James Dillon (Fine Gael politician)

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James Matthew Dillon (26 September 1902 – 10 February 1986) was an Irish politician and leader of Fine Gael from 1959 to 1965.[1] He was the son of John Dillon, the last leader of the Irish Parliamentary Party (1918), which had been swept away by Sinn Féin at the 1918 general election.

Early life[edit]

Dillon was born in Dublin. He was educated at Mount St Benedict's, in Gorey, County Wexford, University College Galway and King's Inns. He qualified as a barrister and was called to the Bar in 1931. Dillon studied business methods at Selfridges in London. After some time at Marshall Field's in Chicago he returned to Ireland where he became manager of the family business known as Monica Duff's in Ballaghaderreen, County Roscommon.

Political career[edit]

Between 1932 and 1937 Dillon served as Teachta Dála (TD) for the Donegal West constituency for the National Centre Party and after its merger with Cumann na nGaedheal, for the new party of Fine Gael. Dillon played a key role in instigating the creation of Fine Gael and would become a key member of the party in later years. He remained as TD for Monaghan from 1937 to 1969.[2] Dillon became deputy leader of Fine Gael under W. T. Cosgrave. He resigned from Fine Gael in 1942 over its stance on Irish neutrality during World War II, when he urged the government to abandon neutrality and side with the Allies. He was the only TD to do so. In the first inter-party government (1948–1951) Dillon was appointed Minister for Agriculture as an Independent TD. As Minister, Dillon was responsible for huge improvements in Irish agriculture. Money was spent on land reclamation projects in the areas of less fertile land while the overall quality of Irish agricultural produce increased.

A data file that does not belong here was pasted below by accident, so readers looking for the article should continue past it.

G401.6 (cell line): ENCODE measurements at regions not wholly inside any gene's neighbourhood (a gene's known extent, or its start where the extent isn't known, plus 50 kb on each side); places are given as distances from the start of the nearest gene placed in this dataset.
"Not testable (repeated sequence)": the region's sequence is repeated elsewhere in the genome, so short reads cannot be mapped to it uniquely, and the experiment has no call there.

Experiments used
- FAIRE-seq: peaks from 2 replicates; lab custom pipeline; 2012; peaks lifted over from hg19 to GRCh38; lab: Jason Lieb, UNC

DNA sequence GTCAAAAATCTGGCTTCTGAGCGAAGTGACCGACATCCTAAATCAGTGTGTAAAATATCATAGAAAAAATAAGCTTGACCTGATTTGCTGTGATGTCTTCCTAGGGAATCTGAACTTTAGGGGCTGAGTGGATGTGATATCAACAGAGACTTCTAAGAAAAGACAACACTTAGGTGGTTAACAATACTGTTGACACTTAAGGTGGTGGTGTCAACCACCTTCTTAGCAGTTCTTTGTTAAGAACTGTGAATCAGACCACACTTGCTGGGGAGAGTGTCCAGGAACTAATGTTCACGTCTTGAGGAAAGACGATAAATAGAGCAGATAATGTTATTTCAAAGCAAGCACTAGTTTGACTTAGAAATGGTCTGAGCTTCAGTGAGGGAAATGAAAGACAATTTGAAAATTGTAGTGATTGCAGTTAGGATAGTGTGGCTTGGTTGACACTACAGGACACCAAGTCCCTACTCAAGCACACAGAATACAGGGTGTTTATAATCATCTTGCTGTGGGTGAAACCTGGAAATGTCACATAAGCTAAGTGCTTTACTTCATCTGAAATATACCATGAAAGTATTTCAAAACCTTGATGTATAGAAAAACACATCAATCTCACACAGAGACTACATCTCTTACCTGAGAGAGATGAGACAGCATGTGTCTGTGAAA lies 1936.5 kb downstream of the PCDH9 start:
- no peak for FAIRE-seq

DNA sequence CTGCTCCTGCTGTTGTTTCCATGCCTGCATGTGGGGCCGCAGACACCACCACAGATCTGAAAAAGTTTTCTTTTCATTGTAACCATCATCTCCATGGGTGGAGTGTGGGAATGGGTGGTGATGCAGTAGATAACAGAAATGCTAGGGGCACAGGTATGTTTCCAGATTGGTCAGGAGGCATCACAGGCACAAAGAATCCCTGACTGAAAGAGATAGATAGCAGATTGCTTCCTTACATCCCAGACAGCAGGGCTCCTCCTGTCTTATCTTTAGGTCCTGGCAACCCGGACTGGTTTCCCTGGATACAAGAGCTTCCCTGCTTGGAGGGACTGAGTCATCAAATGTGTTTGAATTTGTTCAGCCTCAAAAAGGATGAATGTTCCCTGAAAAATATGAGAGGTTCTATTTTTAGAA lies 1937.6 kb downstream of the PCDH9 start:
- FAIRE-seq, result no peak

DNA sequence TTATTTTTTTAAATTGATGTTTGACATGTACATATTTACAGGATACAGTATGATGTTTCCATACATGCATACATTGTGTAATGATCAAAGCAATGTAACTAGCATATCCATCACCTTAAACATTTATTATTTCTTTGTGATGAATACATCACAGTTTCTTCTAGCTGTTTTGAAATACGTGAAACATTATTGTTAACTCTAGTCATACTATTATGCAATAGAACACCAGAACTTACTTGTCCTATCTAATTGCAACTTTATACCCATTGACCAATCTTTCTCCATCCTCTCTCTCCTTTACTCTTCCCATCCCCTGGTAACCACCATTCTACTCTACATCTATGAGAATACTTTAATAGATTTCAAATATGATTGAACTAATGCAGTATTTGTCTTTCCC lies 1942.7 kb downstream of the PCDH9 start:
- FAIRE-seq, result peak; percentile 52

Dillon rejoined Fine Gael in 1953. He became Minister for Agriculture again in the second inter-party government (1954–1957). In 1959 Dillon became the leader of Fine Gael, the party he was expelled from in 1942. He became president of the party in 1960. In 1965 Fine Gael narrowly lost the general election to Seán Lemass and Fianna Fáil.

Dillon was a colourful contributor to Dáil proceedings and was noted for his high standard of oratory. He retired as party leader having narrowly failed to become Taoiseach in 1965. He remained a TD until 1969. He then retired from politics completely and died in Dublin at the age of 83.

References[edit]

  1. ^ "Mr. James Dillon". Oireachtas Members Database. Retrieved 2 July 2012. 
  2. ^ "James Dillon". ElectionsIreland.org. Retrieved 2 July 2012. 

Additional reading[edit]

Political offices
Preceded by
Paddy Smith
Minister for Agriculture
1948–1951
Succeeded by
Thomas Walsh
Preceded by
Thomas Walsh
Minister for Agriculture
1954–1957
Succeeded by
Frank Aiken
Party political offices
Preceded by
Richard Mulcahy
Leader of Fine Gael
1959–1965
Succeeded by
Liam Cosgrave
Preceded by
John A. Costello
Leader of the Opposition
1959–1965